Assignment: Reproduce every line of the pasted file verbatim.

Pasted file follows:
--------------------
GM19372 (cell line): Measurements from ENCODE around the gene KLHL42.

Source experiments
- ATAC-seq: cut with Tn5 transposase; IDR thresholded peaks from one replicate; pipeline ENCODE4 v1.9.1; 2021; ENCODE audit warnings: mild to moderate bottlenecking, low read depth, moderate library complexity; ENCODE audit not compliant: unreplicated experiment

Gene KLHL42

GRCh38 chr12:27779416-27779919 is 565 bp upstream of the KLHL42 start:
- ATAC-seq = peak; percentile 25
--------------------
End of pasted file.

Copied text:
GM19372 (cell line): Measurements from ENCODE around the gene KLHL42.

Source experiments
- ATAC-seq: cut with Tn5 transposase; IDR thresholded peaks from one replicate; pipeline ENCODE4 v1.9.1; 2021; ENCODE audit warnings: mild to moderate bottlenecking, low read depth, moderate library complexity; ENCODE audit not compliant: unreplicated experiment

Gene KLHL42

GRCh38 chr12:27779416-27779919 is 565 bp upstream of the KLHL42 start:
- ATAC-seq = peak; percentile 25